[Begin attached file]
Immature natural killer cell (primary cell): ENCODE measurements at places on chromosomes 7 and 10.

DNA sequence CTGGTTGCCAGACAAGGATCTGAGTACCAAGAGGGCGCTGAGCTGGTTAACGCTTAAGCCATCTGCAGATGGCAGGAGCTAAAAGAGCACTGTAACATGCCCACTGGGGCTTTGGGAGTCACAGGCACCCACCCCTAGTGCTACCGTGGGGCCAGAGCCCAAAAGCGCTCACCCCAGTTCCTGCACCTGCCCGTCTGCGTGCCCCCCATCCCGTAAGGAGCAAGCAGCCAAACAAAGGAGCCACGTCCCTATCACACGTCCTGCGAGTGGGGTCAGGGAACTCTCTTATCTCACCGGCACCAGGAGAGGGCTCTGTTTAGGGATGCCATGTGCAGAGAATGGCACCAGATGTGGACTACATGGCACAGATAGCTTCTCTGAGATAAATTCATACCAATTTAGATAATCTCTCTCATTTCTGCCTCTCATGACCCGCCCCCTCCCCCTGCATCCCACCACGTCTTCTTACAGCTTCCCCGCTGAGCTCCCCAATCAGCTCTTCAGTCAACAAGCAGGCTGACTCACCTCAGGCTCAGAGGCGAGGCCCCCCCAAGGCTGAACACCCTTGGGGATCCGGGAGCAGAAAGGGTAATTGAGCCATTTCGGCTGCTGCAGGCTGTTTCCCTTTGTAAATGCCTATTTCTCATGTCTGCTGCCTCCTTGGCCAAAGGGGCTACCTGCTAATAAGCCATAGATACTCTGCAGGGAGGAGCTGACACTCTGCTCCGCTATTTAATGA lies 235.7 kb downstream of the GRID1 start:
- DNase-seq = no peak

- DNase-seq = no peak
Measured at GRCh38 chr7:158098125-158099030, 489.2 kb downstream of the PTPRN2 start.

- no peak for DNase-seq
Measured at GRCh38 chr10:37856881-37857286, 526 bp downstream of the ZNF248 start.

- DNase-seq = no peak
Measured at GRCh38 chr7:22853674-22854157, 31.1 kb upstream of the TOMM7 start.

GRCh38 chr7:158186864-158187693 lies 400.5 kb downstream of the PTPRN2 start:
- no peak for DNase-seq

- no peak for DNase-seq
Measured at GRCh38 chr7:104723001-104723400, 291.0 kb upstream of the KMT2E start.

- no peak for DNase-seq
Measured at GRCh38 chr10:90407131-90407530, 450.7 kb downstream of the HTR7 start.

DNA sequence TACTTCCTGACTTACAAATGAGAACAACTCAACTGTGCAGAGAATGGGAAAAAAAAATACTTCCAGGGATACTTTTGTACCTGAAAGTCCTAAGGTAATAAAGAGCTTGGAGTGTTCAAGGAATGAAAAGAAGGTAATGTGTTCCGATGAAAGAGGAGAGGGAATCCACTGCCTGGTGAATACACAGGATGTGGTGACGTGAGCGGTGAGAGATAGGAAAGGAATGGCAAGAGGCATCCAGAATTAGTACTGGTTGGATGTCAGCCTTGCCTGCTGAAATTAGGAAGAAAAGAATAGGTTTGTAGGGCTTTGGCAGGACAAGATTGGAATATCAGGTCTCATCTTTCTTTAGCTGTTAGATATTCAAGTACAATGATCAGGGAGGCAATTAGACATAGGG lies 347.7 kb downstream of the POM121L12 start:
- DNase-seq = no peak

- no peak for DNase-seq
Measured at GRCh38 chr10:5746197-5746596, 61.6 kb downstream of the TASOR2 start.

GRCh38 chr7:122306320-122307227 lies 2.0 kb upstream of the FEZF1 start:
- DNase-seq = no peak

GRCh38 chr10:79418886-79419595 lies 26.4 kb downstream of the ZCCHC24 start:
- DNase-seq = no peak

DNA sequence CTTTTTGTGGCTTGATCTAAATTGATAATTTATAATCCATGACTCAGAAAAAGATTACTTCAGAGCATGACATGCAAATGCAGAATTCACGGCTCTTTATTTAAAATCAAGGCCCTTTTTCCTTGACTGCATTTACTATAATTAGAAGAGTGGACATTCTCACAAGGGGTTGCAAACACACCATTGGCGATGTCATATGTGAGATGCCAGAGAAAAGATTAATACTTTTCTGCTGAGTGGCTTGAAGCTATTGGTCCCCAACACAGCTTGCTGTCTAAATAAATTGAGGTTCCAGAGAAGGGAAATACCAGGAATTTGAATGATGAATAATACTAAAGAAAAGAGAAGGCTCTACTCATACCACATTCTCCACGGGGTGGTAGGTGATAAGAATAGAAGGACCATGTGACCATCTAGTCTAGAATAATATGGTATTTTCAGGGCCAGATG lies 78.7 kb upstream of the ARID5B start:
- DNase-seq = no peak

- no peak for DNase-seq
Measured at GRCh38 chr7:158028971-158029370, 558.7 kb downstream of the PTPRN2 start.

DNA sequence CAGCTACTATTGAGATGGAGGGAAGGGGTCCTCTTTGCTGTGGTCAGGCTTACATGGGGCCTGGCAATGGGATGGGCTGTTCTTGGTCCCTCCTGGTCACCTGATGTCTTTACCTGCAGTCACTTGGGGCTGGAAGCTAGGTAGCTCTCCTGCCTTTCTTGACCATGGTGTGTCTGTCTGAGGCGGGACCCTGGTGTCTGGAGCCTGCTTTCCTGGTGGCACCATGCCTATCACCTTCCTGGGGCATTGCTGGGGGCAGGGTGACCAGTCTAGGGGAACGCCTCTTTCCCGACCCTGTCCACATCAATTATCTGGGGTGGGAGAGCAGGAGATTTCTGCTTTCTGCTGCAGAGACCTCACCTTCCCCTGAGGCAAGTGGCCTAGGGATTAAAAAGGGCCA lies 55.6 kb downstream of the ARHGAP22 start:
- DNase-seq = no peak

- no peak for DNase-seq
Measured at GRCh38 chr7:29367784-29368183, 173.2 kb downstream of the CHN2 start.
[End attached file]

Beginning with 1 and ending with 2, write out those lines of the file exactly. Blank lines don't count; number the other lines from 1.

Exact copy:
Immature natural killer cell (primary cell): ENCODE measurements at places on chromosomes 7 and 10.

DNA sequence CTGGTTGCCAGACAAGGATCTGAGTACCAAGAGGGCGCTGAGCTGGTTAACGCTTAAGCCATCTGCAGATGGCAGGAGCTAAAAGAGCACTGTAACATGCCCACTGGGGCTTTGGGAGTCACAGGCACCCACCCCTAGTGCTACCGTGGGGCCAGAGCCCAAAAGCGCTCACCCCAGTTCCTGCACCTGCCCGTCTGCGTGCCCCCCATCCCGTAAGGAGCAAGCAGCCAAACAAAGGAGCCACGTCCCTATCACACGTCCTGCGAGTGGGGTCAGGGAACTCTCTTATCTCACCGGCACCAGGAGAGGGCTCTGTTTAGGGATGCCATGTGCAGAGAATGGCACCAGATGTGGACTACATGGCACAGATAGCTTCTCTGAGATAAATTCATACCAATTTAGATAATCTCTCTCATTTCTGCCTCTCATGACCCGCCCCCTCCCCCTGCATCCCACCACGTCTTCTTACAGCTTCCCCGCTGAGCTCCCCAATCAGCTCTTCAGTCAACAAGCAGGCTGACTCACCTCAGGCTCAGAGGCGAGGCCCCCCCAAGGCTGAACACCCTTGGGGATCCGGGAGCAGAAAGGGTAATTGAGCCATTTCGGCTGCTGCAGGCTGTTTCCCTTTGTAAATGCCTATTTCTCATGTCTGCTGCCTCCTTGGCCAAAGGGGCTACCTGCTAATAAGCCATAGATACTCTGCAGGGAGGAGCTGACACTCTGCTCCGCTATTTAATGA lies 235.7 kb downstream of the GRID1 start: